Structural Studies on Phospho-Cdk2/Cyclin a Bound to Nitrate, a Transition State Analogue: Implications for the Protein Kinase MechanismCook, A., Lowe, E.D., Chrysina, E.D., Skamnaki, V.T., Oikonomakos, N.G., Johnson, L.N.
(2002) Biochemistry 41: 7301
- PubMed: 12044161
- DOI: 10.1021/bi0201724
- Structures With Same Primary Citation
- PubMed Abstract:
- The Structural Basis for Specificity of Substrate and Recruitment Peptides Fo Cyclin-Dependent Kinases
Brown, N.R., Noble, M.E.M., Endicott, J.A., Johnson, L.N.
(1999) Nat Cell Biol 1: 438
Eukaryotic protein kinases catalyze the phosphoryl transfer of the gamma-phosphate of ATP to the serine, threonine, or tyrosine residue of protein substrates. The catalytic mechanism of phospho-CDK2/cyclin A (pCDK2/cyclin A) has been probed with stru ...
Eukaryotic protein kinases catalyze the phosphoryl transfer of the gamma-phosphate of ATP to the serine, threonine, or tyrosine residue of protein substrates. The catalytic mechanism of phospho-CDK2/cyclin A (pCDK2/cyclin A) has been probed with structural and kinetic studies using the trigonal NO(3)(-) ion, which can be viewed as a mimic of the metaphosphate transition state. The crystal structure of pCDK2/cyclin A in complex with Mg(2+)ADP, nitrate, and a heptapeptide substrate has been determined at 2.7 A. The nitrate ion is located between the beta-phosphate of ADP and the hydroxyl group of the serine residue of the substrate. In one molecule of the asymmetric unit, the nitrate is close to the beta-phosphate of ADP (distance from the nitrate nitrogen to the nearest beta-phosphate oxygen of 2.5 A), while in the other subunit, the nitrate is closer to the substrate serine (distance of 2.1 A). Kinetic studies demonstrate that nitrate is not an effective inhibitor of protein kinases, consistent with the structural results that show the nitrate ion makes few stabilizing interactions with CDK2 at the catalytic site. The binding of orthovanadate was also investigated as a mimic of a pentavalent phosphorane intermediate of an associative mechanism for phosphoryl transfer. No vanadate was observed bound in a 3.4 A resolution structure of pCDK2/cyclin A in the presence of Mg(2+)ADP, and vanadate did not inhibit the kinase reaction. The results support the notion that the protein kinase reaction proceeds through a mostly dissociative mechanism with a trigonal planar metaphosphate intermediate rather than an associative mechanism that involves a pentavalent phosphorane intermediate.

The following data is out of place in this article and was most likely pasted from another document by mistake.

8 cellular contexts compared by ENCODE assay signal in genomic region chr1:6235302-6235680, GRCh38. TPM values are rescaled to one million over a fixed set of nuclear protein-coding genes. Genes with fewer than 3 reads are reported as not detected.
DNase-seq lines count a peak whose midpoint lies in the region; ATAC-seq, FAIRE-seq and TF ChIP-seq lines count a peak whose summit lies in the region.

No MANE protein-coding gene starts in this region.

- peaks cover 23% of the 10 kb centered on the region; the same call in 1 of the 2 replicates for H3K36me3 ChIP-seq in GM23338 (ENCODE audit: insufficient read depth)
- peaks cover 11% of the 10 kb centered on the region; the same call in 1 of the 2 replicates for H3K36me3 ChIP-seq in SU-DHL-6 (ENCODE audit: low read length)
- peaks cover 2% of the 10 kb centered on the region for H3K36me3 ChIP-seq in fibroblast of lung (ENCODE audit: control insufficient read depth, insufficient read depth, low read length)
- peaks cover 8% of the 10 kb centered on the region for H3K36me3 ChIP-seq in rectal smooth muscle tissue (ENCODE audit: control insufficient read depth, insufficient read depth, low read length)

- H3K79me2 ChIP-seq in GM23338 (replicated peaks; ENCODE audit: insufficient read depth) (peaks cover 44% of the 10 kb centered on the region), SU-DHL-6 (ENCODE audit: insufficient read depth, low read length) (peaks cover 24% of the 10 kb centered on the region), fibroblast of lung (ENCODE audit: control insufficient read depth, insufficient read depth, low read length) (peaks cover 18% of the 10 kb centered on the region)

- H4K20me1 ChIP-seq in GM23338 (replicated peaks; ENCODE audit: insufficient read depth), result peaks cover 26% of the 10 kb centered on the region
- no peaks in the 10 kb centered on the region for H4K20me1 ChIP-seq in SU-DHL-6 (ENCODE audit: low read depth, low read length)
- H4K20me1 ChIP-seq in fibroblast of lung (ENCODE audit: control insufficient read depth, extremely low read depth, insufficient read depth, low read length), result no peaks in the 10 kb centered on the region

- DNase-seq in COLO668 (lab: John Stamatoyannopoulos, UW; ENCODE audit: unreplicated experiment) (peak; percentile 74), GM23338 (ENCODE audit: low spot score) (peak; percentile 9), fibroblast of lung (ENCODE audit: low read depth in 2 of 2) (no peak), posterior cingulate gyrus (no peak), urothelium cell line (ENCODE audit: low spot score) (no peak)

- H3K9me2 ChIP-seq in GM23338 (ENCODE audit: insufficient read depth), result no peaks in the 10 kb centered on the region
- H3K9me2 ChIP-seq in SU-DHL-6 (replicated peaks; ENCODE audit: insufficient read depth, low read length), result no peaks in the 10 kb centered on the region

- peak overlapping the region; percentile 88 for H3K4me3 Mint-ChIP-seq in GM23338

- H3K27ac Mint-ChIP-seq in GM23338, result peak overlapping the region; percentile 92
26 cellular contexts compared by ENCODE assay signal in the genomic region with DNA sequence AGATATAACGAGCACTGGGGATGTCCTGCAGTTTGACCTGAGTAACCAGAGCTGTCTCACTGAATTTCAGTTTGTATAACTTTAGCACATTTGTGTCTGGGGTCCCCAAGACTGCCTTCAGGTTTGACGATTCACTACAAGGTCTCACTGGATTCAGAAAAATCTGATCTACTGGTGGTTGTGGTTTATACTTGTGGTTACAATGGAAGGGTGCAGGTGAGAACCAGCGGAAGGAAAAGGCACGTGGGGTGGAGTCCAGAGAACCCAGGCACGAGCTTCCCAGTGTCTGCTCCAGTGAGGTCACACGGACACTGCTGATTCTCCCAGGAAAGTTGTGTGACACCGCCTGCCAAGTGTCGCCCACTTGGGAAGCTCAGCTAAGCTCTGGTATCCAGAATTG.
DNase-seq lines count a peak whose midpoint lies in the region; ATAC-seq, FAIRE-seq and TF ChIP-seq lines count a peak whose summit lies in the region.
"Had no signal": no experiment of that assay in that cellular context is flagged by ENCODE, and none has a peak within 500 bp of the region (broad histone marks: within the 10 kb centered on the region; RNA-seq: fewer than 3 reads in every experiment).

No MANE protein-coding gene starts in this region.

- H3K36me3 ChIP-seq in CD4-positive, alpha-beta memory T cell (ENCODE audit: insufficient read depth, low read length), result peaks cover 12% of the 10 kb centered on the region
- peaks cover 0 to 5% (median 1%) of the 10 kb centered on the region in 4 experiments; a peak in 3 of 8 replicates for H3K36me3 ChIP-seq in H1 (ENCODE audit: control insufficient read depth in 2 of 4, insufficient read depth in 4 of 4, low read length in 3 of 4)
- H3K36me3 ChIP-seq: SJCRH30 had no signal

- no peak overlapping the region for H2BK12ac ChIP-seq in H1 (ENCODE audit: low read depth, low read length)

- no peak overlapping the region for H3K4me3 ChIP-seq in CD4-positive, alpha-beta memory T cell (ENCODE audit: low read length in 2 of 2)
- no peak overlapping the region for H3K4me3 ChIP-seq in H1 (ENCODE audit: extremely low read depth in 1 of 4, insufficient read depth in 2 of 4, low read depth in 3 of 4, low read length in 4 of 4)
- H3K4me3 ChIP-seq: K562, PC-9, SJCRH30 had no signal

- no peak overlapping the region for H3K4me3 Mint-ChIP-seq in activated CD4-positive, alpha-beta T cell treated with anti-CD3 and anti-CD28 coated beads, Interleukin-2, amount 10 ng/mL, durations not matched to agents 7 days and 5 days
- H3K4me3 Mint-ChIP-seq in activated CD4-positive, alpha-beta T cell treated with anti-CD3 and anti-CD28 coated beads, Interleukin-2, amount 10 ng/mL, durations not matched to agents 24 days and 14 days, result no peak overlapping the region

Laboratory of Molecular Biophysics, Department of Biochemistry, University of Oxford, Rex Richards Building, South Parks Road, Oxford OX1 3QU, U.K.